As HYI begins its third year, we look forward to even more community connections and partnerships that will play a role in sustaining this important work in the future.

Siobhan and Lily

Youth Voices Matter in North Oakville! 

It all started with the slogan Youth Voices Matter in North Oakville!  The idea was to elevate youth voice and empower youth to have a positive impact in the neighbourhood of North Oakville.

Since 2017 those youth voices have grown louder and louder to include the Acton, Aldershot and Milton neighbourhoods. Today our 94 (and growing) youth volunteers’ thoughts, opinions, ideas and creativity can be found on the HYI website and across social media channels, HYI blogs, podcasts, YouTube , and associated Instagram pages such as @miltonactionteam @youthaldershot @sevensomebodies @northoakYDC

Website as a Forum for Youth and a Resource for Professionals

The HYI website is packed with information about the activities of HYI over the past 2 years. It includes so many stories that reveal what youth learned and felt as they expressed their views about tough topics such as mental health, Developmental Relationships, and Indigenous Truth and Reconciliation in blogs and podcasts.

Professionals who work with youth will find the HYI website useful for information on program planning, ideas on youth engagement and leadership, as a practical community development model, and much more.

Info & Links resources on mental health and developmental assets, description of the adult ally role and the 2018 results of the Youth Voices Matter in North Oakville survey

Events archived database of community and youth events from 2017 to present.

Youth Council information descriptions of each of the four youth councils prior to transitioning to virtual teams post-COVID

Subscribe to our e-newsletter to receive special resources and information.

Put Developmental Relationships at the Centre of your Work with Youth 

HYI’s success with youth engagement is founded on the five elements of the Developmental Relationships (DR) framework: Expressing Care; Challenging Growth; Providing Support; Sharing Power; and Expanding Possibilities. When we center our work on relationships, all the rest seems to fall into place.

As you explore the website, we encourage you to view it through the lens of DR and consider the positive effects of youth working with adults (while the adults demonstrate one or more of the five elements of the DR framework). We believe this approach has made a significant difference in the motivation and enthusiasm of HYI young people to become actively involved in their community (currently virtually). Some even take on leadership roles. If you haven’t already, consider putting Developmental Relationships at the centre of your organization’s work.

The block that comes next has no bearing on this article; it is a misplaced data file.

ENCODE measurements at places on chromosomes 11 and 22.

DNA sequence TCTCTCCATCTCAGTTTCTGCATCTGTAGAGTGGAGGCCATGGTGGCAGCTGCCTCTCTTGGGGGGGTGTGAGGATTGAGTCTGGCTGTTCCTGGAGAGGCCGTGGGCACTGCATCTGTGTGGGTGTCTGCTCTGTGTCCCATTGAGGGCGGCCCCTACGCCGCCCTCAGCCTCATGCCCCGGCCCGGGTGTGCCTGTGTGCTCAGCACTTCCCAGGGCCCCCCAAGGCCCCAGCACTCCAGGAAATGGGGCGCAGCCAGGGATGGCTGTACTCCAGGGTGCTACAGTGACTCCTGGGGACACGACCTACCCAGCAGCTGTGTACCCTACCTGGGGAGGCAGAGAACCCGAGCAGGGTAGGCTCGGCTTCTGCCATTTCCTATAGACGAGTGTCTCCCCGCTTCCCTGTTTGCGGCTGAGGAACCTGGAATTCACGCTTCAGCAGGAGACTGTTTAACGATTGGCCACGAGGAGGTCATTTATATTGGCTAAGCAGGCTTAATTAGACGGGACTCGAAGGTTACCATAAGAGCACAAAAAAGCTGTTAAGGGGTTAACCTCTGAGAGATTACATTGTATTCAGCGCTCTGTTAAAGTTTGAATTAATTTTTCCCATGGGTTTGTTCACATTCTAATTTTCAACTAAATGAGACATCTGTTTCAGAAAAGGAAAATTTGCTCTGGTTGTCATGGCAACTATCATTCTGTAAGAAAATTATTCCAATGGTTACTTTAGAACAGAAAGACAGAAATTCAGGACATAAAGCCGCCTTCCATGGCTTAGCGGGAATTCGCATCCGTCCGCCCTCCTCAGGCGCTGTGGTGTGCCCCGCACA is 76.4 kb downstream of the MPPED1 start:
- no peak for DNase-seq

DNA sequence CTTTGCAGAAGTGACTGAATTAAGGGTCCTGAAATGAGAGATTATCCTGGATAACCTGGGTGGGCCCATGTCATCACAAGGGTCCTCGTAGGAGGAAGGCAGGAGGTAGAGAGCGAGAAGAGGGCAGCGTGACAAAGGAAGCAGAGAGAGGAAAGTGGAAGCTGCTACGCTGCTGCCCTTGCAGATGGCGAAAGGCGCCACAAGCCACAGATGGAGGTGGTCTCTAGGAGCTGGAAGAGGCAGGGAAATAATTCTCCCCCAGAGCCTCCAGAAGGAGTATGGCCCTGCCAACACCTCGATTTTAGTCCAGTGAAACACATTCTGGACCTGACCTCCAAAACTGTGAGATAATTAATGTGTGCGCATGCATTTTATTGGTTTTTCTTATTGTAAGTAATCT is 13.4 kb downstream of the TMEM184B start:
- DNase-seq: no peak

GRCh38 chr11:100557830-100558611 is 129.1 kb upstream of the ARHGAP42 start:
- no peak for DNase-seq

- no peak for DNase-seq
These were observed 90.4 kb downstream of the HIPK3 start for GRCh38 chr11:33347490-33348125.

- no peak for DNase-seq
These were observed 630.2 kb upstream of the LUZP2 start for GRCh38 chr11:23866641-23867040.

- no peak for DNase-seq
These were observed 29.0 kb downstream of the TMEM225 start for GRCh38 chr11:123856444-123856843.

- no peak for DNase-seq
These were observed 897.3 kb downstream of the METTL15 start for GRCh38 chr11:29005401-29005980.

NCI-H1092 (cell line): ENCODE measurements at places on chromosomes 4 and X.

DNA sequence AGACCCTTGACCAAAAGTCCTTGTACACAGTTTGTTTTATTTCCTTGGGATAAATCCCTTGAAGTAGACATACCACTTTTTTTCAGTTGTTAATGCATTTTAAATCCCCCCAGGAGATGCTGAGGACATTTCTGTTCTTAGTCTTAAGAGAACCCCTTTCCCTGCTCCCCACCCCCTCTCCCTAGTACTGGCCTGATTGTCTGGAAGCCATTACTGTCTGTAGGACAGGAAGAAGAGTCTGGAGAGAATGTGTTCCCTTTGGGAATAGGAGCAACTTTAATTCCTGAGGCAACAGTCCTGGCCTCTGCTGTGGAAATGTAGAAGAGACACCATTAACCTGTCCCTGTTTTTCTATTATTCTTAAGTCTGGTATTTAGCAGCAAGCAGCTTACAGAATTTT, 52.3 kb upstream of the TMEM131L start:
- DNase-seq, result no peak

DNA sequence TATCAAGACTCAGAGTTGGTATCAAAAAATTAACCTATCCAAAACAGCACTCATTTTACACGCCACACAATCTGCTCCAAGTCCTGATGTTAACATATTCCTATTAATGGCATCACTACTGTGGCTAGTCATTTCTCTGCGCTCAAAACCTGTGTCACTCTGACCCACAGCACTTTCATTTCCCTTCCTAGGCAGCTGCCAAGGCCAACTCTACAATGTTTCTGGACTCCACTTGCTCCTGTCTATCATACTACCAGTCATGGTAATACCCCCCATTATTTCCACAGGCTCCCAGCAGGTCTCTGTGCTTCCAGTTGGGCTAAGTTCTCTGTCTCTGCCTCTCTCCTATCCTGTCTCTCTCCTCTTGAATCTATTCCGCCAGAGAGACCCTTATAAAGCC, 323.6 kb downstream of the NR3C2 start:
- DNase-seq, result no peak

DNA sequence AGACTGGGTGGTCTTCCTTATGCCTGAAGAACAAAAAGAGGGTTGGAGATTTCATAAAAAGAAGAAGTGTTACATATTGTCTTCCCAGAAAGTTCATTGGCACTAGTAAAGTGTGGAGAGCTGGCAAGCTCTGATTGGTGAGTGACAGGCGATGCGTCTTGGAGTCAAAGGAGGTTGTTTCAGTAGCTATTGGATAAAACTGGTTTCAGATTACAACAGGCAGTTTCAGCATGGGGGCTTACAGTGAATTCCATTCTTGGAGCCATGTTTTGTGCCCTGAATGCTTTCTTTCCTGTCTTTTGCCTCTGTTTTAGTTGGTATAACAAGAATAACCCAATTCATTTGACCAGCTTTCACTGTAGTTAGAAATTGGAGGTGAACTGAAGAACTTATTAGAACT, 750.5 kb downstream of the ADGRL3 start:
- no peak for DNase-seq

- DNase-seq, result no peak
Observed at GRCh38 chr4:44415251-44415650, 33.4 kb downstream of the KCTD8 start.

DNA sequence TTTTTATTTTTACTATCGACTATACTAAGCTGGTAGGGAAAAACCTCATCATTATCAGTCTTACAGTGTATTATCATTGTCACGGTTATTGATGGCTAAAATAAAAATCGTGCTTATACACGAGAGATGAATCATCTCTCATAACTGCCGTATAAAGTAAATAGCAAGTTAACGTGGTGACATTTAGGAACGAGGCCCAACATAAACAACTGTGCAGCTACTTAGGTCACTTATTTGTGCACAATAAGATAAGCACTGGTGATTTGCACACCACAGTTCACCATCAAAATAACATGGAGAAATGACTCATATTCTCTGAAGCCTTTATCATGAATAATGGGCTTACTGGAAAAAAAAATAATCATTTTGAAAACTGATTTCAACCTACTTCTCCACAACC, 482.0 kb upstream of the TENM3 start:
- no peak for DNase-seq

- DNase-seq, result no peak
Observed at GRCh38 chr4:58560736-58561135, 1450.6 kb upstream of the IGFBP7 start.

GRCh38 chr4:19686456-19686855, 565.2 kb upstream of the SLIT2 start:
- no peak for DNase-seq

“At the Halton Youth Initiative, we are avid participants who empathize and advocate for the empowerment of ourselves as youth and for others in the community. We are inspired by the voices we are bringing to youth around Halton and the happiness we can bring into people’s lives.”

Angela, HYI youth volunteer

Partner Support is the Key to Engaging Youth in the Community

Welcoming caring community partners into the work of HYI has also been pivotal to our success. These agencies and organizations are stakeholders in the community who want to be involved with HYI other than as adult allies. We hope to welcome even more exceptional partners in the future.

Community partners provide support to HYI youth councils by: 

  • building connections between the youth council and their organizations (generating awareness about the youth council and related activities, advocating for youth mentorship opportunities, and increasing youth Developmental Assets).
  • promoting the initiative in the community.
  • encouraging and welcoming youth in the community.
  • participating on subcommittees or workgroups.
  • providing in-kind resources.
  • attending meetings as a guest occasionally, as invited by youth members.

The Halton Youth Initiative partners below have made a world of difference to the youth members over the past 2 years. Thank you!

Special thanks to Pat Howell-Blackmore of PHBSpark Consulting, and Josh Taylor-Detlor, Indigenous Environmental & Youth Engagement Consultant, for their dedication and ongoing support.

Footnote:
Our Kids Network provides management and administrative services to the Halton Youth Initiative which is funded by the Ontario Trillium Foundation.